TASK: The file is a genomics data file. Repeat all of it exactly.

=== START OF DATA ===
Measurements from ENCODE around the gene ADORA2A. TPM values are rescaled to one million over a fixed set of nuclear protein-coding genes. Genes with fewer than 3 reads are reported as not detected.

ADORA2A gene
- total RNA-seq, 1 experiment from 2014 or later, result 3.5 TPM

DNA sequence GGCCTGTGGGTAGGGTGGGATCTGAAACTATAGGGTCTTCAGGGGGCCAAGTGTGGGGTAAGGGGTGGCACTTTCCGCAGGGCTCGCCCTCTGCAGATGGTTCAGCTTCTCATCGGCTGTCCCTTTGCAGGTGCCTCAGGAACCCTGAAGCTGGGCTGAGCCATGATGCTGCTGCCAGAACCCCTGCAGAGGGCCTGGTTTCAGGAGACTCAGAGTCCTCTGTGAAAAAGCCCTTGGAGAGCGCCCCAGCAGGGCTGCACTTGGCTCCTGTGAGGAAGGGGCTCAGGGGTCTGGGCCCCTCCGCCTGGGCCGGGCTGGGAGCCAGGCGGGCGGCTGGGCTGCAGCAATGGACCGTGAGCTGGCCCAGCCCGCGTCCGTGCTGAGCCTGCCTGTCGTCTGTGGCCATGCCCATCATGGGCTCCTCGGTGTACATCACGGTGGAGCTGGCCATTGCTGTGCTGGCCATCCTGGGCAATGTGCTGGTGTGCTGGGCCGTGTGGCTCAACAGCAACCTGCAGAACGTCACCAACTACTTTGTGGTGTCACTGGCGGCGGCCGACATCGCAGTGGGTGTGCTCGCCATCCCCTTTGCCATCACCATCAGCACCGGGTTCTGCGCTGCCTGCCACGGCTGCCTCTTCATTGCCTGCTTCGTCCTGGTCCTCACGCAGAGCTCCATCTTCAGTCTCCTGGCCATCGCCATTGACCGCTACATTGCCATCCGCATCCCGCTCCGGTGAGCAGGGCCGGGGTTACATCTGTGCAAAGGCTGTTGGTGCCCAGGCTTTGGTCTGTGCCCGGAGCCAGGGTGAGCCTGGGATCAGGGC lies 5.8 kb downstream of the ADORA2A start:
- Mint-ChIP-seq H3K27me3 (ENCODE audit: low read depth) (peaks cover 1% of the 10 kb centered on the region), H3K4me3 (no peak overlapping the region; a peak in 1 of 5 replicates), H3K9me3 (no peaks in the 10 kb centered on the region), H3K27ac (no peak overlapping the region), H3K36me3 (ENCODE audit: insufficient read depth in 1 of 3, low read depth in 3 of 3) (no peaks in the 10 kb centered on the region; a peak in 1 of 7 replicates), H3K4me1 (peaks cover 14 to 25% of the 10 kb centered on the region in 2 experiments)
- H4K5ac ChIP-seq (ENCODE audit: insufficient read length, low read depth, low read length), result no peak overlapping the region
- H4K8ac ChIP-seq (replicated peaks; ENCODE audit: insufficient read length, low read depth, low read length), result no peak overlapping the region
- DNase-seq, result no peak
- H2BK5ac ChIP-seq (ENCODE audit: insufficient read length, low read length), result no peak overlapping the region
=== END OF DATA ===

Measurements from ENCODE around the gene ADORA2A. TPM values are rescaled to one million over a fixed set of nuclear protein-coding genes. Genes with fewer than 3 reads are reported as not detected.

ADORA2A gene
- total RNA-seq, 1 experiment from 2014 or later, result 3.5 TPM

DNA sequence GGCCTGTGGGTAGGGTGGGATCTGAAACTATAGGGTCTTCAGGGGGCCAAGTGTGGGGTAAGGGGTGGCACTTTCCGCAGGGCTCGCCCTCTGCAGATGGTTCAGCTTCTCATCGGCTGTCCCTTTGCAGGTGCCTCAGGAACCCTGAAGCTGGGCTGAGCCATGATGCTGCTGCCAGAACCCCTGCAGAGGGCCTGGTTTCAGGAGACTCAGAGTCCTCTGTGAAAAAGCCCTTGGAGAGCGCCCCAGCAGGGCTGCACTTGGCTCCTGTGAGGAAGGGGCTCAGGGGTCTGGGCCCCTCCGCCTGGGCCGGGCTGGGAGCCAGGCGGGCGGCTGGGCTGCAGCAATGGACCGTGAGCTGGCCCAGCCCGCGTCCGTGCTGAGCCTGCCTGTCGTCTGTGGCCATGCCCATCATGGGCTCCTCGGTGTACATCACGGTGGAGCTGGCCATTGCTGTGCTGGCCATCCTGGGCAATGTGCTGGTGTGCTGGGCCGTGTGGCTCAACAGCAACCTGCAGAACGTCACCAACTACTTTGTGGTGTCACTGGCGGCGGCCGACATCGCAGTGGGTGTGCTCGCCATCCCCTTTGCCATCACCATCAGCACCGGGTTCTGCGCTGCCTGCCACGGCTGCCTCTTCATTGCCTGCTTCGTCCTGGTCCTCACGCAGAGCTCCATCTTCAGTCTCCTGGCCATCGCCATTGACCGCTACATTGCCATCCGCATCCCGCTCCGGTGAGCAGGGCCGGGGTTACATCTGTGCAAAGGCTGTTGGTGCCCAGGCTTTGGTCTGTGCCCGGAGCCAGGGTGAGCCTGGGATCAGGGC lies 5.8 kb downstream of the ADORA2A start:
- Mint-ChIP-seq H3K27me3 (ENCODE audit: low read depth) (peaks cover 1% of the 10 kb centered on the region), H3K4me3 (no peak overlapping the region; a peak in 1 of 5 replicates), H3K9me3 (no peaks in the 10 kb centered on the region), H3K27ac (no peak overlapping the region), H3K36me3 (ENCODE audit: insufficient read depth in 1 of 3, low read depth in 3 of 3) (no peaks in the 10 kb centered on the region; a peak in 1 of 7 replicates), H3K4me1 (peaks cover 14 to 25% of the 10 kb centered on the region in 2 experiments)
- H4K5ac ChIP-seq (ENCODE audit: insufficient read length, low read depth, low read length), result no peak overlapping the region
- H4K8ac ChIP-seq (replicated peaks; ENCODE audit: insufficient read length, low read depth, low read length), result no peak overlapping the region
- DNase-seq, result no peak
- H2BK5ac ChIP-seq (ENCODE audit: insufficient read length, low read length), result no peak overlapping the region